Erythrocyte indices; Blood indices; Red cell mass measurement; MCH (mean corpuscular hemoglobin); MCHC (mean corpuscular hemoglobin concentration); MCV (mean corpuscular volume)
Red blood cell (RBC) indices are part of the complete blood count (CBC) test. The indices include:
- Average red blood cell size (MCV)
- Hemoglobin amount per red blood cell (MCH)
- Hemoglobin concentration (hemoglobin amount relative to the size of the cell) per red blood cell (MCHC)
Red blood cells transport hemoglobin which, in turn, transports oxygen. The amount of oxygen received by tissue depends on the amount and function of RBCs and hemoglobin. The MCV, MCH, and MCHC reflect the size and hemoglobin content of individual red blood cells.
See also RBC count.
How the test is performed
Blood is drawn from a vein, usually on the inside of the elbow or the back of the hand. The puncture site is cleaned with antiseptic, and an elastic band is placed around the upper arm to apply pressure and restrict blood flow through the vein. This causes veins below the band to swell with blood.
A needle is inserted into the vein, and the blood is collected in an airtight vial or a syringe. During the procedure, the band is removed to restore circulation. Once the blood has been collected, the needle is removed, and the puncture site is covered to stop any bleeding.
For an infant or young child, the area is cleansed with antiseptic and punctured with a sharp needle or a lancet. The blood may be collected in a pipette (small glass tube), on a slide, onto a test strip, or into a small container. Cotton or a bandage may be applied to the puncture site if there is any continued bleeding.
The values for MCHC, and MCH are derived from the hemoglobin (Hgb), hematocrit (Hct), and red blood cell count (RBC) by mathematical calculations:
- MCHC = Hgb/Hct
- MCH = Hgb/RBC
The MCV is measured directly.
How to prepare for the test
No special preparation is necessary.
For infants and children, the preparation you can provide for this test depends on your child’s age and previous experience. For general information regarding how you can prepare your child, see the following topics:
- infant test or procedure preparation (birth to 1 year)
- toddler test or procedure preparation (1 to 3 years)
- preschooler test or procedure preparation (3 to 6 years)
- schoolage test or procedure preparation (6 to 12 years)
- adolescent test or procedure preparation (12 to 18 years)
How the test will feel
When the needle is inserted to draw blood, some people feel moderate pain, while others feel only a prick or stinging sensation. Afterward, there may be some throbbing.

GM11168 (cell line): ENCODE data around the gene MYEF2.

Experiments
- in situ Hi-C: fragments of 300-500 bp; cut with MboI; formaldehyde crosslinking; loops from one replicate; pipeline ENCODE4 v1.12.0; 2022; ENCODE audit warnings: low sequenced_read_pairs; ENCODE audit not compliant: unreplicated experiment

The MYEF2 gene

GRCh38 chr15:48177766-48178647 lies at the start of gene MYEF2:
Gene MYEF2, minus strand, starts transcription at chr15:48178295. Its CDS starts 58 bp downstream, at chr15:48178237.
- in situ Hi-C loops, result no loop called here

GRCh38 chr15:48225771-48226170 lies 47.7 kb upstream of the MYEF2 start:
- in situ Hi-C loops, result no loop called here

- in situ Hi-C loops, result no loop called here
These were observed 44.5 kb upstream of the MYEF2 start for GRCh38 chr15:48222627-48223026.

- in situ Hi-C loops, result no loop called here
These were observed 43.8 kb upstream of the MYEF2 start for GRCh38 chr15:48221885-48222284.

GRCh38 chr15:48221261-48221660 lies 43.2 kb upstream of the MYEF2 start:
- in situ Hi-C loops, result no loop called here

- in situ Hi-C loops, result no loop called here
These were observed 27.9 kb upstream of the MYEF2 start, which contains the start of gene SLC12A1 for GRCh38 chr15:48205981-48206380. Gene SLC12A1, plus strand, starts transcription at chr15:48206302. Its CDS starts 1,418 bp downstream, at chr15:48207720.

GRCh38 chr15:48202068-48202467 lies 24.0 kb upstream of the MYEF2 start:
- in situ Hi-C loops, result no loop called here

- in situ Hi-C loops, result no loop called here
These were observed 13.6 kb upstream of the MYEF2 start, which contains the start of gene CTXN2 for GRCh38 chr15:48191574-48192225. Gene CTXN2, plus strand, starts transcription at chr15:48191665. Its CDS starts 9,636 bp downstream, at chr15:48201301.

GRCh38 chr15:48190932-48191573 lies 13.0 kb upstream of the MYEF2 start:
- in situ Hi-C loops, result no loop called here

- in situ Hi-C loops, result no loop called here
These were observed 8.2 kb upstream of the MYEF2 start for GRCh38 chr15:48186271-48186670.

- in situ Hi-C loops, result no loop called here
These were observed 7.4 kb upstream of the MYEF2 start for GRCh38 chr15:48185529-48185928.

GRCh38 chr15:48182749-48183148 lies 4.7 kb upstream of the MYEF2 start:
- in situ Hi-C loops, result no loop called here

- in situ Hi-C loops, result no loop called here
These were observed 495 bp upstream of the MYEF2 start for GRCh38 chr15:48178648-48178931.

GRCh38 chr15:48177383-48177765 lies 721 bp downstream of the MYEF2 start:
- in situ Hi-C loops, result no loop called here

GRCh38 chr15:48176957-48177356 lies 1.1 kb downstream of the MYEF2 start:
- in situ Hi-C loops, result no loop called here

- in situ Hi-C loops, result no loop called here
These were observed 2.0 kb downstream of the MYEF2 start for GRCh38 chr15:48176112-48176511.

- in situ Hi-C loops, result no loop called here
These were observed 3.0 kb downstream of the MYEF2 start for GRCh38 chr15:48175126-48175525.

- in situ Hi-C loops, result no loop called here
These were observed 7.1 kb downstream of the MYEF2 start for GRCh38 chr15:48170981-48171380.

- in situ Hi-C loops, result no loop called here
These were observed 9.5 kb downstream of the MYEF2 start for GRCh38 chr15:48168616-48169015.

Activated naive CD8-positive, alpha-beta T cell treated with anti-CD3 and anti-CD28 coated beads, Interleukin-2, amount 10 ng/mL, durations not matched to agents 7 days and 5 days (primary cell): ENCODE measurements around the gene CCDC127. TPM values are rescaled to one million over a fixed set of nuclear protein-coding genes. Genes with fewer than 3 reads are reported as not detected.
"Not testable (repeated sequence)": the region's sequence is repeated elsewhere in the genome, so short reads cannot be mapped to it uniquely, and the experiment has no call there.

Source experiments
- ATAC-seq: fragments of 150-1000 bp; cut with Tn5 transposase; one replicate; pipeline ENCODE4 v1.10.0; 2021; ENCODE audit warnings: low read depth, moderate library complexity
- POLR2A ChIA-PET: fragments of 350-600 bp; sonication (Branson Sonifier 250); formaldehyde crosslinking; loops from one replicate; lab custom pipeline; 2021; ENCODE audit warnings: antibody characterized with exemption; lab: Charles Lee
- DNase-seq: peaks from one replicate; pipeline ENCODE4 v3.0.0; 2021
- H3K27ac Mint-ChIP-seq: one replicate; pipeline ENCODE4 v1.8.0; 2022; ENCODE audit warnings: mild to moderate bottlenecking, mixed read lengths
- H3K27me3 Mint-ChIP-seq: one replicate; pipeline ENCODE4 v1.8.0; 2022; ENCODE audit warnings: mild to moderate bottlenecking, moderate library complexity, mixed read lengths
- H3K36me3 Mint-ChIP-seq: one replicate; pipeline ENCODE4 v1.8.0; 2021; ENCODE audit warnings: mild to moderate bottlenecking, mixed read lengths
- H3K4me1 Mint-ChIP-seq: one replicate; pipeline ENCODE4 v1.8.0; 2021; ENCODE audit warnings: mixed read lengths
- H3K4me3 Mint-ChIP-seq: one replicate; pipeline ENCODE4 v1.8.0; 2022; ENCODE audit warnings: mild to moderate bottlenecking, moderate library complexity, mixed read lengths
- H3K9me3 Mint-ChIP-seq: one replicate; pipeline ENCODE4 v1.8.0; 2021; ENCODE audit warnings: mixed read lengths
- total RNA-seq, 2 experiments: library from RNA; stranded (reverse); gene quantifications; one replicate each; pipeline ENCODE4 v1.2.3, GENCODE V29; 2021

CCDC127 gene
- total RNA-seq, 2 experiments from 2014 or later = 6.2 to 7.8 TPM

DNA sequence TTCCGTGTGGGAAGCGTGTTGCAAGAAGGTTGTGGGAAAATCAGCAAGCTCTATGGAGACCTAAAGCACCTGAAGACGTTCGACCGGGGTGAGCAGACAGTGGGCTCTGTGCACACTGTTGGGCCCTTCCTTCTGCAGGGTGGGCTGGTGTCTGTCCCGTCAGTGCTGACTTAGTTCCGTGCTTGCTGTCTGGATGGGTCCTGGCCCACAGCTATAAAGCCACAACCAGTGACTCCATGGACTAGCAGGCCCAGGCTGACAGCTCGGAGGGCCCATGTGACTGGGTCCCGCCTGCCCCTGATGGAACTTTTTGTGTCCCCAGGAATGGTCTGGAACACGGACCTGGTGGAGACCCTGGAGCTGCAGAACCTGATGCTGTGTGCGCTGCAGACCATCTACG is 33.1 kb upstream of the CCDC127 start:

Why the test is performed
MCV values reflect the size, and MCH and MCHC reflect the hemoglobin concentration of individual cells. These RBC indices are useful in the diagnosis of types of anemia.
Anemias are classified on the basis of cell size (MCV) and amount of Hgb (MCH).
- MCV less than lower limit of normal: microcytic
- MCV within normal range: normocytic
- MCV greater than upper limit of normal: macrocytic
- MCH less than lower limit of normal: hypochromic
- MCH within normal range: normochromic
- MCH greater than upper limit of normal: hyperchromic
- MCV: 80 to 100 femtoliter
- MCH: 27 to 31 picograms/cell
- MCHC: 32 to 36 grams/deciliter
What abnormal results mean
Anemias have been classified as follows:
- Normocytic/normochromic (NC/NC) anemia - from blood loss, prosthetic heart valves, Sepsis, tumor, or aplastic anemia (for example, due to chloramphenicol toxicity)
- Microcytic/hypochromic anemia - from iron deficiency, lead poisoning, or thalassemia
- Microcytic/normochromic anemia - an erythropoietin deficiency from kidney failure
- Macrocytic/normochromic anemia - from chemotherapy, folate deficiency, or vitamin B-12 deficiency
What the risks are
- Excessive bleeding
- Fainting or feeling light-headed
- Hematoma (blood accumulating under the skin)
- Infection (a slight risk any time the skin is broken)
- Multiple punctures to locate veins
Veins and arteries vary in size from one patient to another and from one side of the body to the other. Obtaining a blood sample from some people may be more difficult than from others.
by Gevorg A. Poghosian, Ph.D.
All ArmMed Media material is provided for information only and is neither advice nor a substitute for proper medical care. Consult a qualified healthcare professional who understands your particular history for individual concerns.